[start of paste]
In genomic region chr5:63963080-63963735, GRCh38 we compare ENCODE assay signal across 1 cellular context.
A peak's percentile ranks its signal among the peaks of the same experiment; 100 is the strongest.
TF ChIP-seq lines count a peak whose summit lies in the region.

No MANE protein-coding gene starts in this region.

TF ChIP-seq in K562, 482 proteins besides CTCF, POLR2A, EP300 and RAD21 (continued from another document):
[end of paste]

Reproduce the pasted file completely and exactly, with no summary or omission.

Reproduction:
In genomic region chr5:63963080-63963735, GRCh38 we compare ENCODE assay signal across 1 cellular context.
A peak's percentile ranks its signal among the peaks of the same experiment; 100 is the strongest.
TF ChIP-seq lines count a peak whose summit lies in the region.

No MANE protein-coding gene starts in this region.

TF ChIP-seq in K562, 482 proteins besides CTCF, POLR2A, EP300 and RAD21 (continued from another document):